Red is the worst colour for running although juding from Gillians colour catcher quilt quite a few other colours do too.

Another point I have just thought of is the wadding, some cotton waddings are pre shrunk and some might not be - so that would have an impact too.

Hope some of this helps!

Davina 

Chloe03/06/2008 12:04:00
5 forum posts

 Thanks! These tips are all great!  I've just looked at the photo of Gillian's colour catcher quilt - it looks amazing!

I've just got my fabric out for my first project and it's in the washing machine at the moment.  I hadn't even thought about whether the wadding is pre-shrunk or not, so that will go in the next wash just in case!

This may be another beginner's question but what is a Jelly Roll?

Chloe. 

Davina Thomas03/06/2008 12:16:00
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Hi Chloe Jelly Rolls were first used by Moda fabrics. They are a bundle of fabric cut across the width using each design in a whole range and each piece is 2 1/2inches wide. You end up with 40 pieces of fabric about 2 1/2 x 40inches.

There are a few books now with patterns for using them and I am sure if you put Jelly Roll into google you will find a few shops with pictures. The Quilt Room in dorking cut a lot of their fabric into these rolls now as the owner and her daughter have just published a book about them.

Katy might load up a photo of her Jelly Roll quilt if we ask nicely!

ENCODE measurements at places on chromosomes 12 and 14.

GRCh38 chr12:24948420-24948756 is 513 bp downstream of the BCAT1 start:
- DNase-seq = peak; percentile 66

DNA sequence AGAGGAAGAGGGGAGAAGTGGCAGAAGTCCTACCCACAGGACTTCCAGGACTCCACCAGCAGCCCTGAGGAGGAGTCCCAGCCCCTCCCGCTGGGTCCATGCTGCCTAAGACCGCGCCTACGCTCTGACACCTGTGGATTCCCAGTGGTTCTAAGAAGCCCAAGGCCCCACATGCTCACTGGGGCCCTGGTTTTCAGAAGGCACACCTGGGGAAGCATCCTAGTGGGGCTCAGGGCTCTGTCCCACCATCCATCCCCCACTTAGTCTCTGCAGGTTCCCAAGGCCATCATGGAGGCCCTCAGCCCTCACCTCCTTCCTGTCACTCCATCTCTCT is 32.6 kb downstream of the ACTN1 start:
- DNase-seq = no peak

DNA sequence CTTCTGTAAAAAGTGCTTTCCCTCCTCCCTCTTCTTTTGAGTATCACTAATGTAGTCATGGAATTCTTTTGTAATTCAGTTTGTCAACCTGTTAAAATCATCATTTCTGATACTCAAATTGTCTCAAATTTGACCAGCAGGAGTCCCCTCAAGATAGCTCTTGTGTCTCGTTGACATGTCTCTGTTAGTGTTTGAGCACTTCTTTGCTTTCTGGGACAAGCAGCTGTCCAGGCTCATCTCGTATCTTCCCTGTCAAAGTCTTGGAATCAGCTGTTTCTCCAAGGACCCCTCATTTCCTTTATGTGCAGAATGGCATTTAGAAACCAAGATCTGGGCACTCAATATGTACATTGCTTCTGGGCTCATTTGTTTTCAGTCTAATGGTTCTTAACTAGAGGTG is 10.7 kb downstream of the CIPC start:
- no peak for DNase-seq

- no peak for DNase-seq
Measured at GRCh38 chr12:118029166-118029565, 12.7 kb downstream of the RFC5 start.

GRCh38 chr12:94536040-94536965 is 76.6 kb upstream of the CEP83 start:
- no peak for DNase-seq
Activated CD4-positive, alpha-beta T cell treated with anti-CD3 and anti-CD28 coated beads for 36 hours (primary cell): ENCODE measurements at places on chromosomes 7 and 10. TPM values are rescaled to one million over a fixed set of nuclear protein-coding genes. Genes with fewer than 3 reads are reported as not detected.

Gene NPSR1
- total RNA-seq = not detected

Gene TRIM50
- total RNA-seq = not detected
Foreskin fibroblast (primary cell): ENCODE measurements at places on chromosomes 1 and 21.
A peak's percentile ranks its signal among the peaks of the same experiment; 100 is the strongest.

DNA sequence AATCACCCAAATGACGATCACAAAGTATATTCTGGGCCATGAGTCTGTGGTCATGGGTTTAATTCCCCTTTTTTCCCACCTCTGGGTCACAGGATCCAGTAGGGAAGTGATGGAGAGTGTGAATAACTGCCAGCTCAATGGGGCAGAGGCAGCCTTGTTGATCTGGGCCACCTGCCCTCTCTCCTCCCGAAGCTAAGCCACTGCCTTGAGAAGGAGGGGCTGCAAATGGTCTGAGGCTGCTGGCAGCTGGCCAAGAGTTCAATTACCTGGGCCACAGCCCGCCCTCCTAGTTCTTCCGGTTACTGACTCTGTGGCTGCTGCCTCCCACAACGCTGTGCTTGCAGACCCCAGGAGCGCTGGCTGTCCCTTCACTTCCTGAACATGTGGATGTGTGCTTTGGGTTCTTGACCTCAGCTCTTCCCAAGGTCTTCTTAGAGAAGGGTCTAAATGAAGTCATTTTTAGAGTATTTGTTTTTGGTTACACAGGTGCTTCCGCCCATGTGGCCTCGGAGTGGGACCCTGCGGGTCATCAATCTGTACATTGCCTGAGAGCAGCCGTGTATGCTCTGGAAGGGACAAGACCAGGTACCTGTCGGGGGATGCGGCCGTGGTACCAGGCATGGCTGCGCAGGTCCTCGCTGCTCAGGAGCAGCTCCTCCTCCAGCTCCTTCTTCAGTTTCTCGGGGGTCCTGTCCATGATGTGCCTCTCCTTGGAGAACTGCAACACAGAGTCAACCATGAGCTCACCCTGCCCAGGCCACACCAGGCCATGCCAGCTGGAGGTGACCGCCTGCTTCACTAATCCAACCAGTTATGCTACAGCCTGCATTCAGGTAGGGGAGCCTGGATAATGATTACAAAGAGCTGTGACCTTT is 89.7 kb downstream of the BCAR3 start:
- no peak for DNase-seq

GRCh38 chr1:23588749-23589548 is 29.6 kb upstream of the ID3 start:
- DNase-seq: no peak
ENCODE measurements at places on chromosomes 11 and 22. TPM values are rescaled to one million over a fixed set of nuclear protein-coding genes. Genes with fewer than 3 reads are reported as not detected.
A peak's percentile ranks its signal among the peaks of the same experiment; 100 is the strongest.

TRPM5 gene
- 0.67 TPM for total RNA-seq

Davina 

Katy03/06/2008 16:02:00
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OK then! I had to take a photo of it first, as I didn't have one. It's very random, I started another one with a "proper" plan after this one, but I've not worked on it for a bit. The Jelly Roll was just so tempting I couldn't wait to start, and so ended up with a scrap quilt. However the second version has miles of extra fabric in it, it is probably only 50% Jelly Roll really. I would really recommend using a Jelly Roll pattern rather than going for the "I'm too excited and must start now!" approach like I did!

I prefer the back of this actually, the longarm quilting is so beautiful, varigated green paisley swirls. (No I didn't do it!)

ELAINE TOYNTON04/06/2008 08:13:00
2 forum posts

I am trying to find a book "Japanese Folded Patchwork" or similar.  I have tried Amazon, E Bay etc but it is out  of print.  Can anyone help please?

Babs04/06/2008 09:41:00
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I have a copy of Japanese Folded Patchwork by Mary Clare Clark which I borrowed from our local library. Ask the librarian to obtain a copy - from another branch if the book is unavailable at your local library.
Ruth Carter-Hale04/06/2008 16:56:00
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Just a little more about washing fabrics, becarefull of washing then in the machine as threads can catch and run , wash them seprately by and then if one bleeds then it should not effect the others, i did read somewere that washing with mild baby shampoo is good but i have not tried that yet, when they are dry or a bit damp you can then use dylon starch spay to return the fabrics to that 'shop bought' feel it also makes them easyer to cut, have fun